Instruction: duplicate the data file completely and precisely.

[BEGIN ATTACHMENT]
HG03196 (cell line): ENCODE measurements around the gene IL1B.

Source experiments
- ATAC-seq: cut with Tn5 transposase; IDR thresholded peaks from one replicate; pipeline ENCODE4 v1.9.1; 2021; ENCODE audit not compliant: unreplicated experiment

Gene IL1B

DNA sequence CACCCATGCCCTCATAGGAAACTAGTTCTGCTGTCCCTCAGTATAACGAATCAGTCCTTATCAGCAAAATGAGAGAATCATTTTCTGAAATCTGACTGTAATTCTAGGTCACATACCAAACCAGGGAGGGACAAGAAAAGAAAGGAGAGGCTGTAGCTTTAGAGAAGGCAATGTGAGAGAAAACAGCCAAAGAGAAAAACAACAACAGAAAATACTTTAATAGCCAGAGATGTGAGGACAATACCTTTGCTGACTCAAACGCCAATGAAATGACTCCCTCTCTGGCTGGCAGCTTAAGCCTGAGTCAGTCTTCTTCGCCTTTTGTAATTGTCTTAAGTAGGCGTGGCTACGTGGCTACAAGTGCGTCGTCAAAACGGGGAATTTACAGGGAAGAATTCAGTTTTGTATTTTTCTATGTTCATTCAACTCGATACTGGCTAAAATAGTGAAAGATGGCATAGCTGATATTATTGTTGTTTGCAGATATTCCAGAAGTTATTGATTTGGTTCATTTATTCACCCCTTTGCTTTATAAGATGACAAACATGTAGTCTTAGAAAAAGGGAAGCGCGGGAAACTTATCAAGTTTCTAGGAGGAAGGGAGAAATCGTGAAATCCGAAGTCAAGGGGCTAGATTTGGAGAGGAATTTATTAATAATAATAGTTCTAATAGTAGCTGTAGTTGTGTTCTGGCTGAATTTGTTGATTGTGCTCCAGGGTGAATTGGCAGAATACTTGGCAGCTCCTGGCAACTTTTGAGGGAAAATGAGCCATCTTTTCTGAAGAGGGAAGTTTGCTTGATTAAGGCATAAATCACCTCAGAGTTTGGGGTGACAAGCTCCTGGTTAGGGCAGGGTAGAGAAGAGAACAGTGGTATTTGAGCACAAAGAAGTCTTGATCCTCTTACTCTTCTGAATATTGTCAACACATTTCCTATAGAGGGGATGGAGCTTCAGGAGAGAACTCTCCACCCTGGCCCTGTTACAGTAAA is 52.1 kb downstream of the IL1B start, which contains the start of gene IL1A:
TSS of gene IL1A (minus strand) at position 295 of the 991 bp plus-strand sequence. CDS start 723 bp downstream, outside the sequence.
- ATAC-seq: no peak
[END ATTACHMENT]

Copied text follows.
HG03196 (cell line): ENCODE measurements around the gene IL1B.

Source experiments
- ATAC-seq: cut with Tn5 transposase; IDR thresholded peaks from one replicate; pipeline ENCODE4 v1.9.1; 2021; ENCODE audit not compliant: unreplicated experiment

Gene IL1B

DNA sequence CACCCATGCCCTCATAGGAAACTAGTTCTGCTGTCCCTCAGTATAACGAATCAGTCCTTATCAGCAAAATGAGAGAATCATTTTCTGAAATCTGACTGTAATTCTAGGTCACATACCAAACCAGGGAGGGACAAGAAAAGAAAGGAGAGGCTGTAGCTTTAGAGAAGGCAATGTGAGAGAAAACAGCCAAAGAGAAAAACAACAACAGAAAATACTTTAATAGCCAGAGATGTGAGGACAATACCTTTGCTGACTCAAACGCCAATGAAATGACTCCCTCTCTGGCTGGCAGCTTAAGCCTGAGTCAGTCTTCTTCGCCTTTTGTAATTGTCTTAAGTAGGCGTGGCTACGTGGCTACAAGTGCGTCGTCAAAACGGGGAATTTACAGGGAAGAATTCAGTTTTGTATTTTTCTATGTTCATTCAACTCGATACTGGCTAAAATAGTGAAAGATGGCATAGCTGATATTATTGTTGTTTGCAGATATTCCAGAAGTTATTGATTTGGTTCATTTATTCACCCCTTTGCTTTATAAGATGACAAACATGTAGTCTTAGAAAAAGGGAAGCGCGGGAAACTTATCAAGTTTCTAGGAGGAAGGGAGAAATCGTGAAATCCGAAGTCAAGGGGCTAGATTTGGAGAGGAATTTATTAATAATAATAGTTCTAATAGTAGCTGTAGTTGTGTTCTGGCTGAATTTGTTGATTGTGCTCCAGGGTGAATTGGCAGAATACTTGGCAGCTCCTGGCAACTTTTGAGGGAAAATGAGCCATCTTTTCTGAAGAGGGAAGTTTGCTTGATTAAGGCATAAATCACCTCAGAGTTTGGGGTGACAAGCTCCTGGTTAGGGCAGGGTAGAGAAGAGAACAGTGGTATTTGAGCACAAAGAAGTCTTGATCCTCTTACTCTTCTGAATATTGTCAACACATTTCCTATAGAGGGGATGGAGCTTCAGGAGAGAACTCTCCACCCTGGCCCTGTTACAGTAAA is 52.1 kb downstream of the IL1B start, which contains the start of gene IL1A:
TSS of gene IL1A (minus strand) at position 295 of the 991 bp plus-strand sequence. CDS start 723 bp downstream, outside the sequence.
- ATAC-seq: no peak